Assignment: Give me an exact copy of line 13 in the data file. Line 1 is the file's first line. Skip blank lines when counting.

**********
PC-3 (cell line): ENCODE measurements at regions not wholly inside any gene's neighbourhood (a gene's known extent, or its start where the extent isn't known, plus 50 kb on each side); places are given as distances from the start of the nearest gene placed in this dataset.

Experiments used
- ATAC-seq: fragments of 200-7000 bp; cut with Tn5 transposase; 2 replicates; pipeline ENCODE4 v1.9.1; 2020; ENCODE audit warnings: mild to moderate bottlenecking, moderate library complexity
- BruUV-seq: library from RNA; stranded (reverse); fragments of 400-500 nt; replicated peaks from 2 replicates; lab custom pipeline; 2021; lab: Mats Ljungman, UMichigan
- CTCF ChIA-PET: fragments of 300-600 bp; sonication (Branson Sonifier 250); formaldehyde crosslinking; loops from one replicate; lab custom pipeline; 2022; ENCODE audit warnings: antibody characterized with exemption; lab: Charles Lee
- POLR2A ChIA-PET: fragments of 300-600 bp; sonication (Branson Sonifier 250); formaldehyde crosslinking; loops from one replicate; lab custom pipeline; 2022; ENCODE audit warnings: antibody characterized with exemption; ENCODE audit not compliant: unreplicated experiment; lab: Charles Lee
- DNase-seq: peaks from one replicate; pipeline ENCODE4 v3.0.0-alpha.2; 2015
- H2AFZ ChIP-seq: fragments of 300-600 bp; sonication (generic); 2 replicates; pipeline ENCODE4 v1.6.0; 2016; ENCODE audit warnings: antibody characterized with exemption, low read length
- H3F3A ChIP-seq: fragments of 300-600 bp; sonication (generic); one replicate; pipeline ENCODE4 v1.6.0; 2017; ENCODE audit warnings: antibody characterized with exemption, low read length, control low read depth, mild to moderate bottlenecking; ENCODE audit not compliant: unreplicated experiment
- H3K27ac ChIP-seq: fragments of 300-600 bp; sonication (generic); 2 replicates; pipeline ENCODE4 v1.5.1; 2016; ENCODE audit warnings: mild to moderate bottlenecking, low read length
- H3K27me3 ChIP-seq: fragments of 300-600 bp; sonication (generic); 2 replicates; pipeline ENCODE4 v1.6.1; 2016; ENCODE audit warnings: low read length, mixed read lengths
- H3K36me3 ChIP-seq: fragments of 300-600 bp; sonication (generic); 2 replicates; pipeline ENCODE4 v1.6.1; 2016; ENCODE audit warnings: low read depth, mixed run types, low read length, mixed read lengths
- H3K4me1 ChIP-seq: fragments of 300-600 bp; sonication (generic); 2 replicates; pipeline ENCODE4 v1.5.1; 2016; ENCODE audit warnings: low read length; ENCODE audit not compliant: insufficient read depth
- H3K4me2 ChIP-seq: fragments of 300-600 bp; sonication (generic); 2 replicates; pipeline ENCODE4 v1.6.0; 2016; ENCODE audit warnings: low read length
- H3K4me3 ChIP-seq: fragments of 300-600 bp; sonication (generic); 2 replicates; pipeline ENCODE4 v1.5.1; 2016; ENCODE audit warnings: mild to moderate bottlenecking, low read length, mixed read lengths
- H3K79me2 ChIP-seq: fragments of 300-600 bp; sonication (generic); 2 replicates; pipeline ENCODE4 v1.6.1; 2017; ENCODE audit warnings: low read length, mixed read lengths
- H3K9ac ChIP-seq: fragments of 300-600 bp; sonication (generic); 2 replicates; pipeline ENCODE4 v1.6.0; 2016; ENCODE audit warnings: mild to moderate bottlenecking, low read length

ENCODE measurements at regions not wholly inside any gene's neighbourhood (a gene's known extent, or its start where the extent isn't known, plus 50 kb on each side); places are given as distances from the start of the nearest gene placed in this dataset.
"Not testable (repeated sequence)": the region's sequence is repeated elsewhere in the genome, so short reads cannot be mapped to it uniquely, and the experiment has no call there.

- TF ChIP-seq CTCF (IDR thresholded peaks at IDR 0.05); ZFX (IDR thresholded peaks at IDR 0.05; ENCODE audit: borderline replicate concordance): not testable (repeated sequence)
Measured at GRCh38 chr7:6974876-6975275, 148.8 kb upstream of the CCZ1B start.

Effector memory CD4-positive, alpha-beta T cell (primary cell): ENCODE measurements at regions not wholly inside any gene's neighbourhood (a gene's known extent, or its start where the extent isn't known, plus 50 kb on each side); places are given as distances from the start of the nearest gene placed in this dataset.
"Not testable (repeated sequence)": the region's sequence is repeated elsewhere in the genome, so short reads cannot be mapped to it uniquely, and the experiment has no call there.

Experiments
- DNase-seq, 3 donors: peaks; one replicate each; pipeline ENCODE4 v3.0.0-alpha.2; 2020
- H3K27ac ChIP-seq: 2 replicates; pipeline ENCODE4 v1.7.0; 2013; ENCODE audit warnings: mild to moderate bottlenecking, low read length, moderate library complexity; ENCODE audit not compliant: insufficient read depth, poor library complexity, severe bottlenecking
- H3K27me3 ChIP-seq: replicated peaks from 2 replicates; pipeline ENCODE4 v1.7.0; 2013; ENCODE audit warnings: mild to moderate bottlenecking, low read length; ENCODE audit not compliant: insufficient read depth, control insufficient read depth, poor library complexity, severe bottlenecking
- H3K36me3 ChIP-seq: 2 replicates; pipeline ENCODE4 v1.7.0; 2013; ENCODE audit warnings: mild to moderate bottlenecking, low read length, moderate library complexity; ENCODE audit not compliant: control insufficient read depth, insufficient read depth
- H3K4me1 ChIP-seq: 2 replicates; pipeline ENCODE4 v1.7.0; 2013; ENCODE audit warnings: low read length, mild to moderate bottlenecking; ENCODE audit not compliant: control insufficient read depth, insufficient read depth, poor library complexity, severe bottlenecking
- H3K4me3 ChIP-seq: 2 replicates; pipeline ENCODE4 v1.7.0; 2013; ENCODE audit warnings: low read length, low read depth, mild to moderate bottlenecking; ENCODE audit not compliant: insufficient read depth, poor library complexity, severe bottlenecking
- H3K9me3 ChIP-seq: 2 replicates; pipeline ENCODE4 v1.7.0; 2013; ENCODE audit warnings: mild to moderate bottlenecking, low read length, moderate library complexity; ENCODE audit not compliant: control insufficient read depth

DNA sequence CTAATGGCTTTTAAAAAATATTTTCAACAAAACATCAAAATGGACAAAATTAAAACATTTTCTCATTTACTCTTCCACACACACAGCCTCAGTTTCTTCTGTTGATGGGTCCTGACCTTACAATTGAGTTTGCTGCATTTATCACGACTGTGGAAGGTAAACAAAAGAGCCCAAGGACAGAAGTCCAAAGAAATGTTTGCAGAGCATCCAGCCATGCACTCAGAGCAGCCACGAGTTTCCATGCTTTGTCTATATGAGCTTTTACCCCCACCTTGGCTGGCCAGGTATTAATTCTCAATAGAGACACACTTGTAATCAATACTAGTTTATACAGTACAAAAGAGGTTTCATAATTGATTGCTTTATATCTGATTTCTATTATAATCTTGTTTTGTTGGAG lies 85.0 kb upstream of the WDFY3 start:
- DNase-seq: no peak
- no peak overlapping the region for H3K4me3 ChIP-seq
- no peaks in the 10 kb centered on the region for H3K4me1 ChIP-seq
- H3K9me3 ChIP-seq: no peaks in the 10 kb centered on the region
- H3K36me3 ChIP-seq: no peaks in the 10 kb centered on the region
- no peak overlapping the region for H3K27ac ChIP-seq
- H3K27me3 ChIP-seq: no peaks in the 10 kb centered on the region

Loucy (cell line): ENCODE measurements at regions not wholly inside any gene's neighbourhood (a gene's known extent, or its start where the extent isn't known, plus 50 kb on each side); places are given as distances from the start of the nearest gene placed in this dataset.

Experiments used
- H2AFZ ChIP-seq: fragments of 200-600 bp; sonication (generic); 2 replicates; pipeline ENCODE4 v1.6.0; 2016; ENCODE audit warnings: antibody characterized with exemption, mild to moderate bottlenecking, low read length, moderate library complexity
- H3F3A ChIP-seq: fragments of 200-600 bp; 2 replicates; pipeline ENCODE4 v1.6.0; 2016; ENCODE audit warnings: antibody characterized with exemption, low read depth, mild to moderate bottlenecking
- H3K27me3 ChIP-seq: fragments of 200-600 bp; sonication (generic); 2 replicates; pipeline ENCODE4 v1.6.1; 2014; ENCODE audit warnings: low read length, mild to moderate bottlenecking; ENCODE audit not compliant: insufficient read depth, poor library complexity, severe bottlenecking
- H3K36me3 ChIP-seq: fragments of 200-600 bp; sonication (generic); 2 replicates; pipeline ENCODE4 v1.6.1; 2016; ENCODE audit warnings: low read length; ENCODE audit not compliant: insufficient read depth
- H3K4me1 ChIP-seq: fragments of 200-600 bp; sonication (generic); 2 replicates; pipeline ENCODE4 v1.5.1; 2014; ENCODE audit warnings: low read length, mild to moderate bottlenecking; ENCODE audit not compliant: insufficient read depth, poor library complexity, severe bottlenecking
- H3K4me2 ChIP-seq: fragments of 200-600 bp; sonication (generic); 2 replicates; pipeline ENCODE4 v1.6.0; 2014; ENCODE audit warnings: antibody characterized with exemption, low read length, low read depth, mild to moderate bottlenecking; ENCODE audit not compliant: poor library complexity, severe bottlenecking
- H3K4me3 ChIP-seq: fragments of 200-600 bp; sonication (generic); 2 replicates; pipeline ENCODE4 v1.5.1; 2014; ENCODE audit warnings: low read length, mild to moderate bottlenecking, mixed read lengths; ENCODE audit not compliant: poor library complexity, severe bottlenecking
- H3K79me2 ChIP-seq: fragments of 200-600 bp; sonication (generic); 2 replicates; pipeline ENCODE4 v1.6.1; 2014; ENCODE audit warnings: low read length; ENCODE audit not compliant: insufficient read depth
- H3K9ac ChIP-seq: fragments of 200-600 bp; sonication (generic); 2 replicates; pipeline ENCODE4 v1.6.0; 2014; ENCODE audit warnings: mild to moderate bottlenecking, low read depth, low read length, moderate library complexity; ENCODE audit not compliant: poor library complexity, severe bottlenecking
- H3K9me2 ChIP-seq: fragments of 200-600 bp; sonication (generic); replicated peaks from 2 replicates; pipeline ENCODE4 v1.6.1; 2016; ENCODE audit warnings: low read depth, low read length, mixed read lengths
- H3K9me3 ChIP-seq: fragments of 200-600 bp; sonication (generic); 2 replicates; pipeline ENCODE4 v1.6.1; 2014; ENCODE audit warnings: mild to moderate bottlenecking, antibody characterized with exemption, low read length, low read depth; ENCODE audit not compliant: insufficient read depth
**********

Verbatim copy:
- H3K4me1 ChIP-seq: fragments of 300-600 bp; sonication (generic); 2 replicates; pipeline ENCODE4 v1.5.1; 2016; ENCODE audit warnings: low read length; ENCODE audit not compliant: insufficient read depth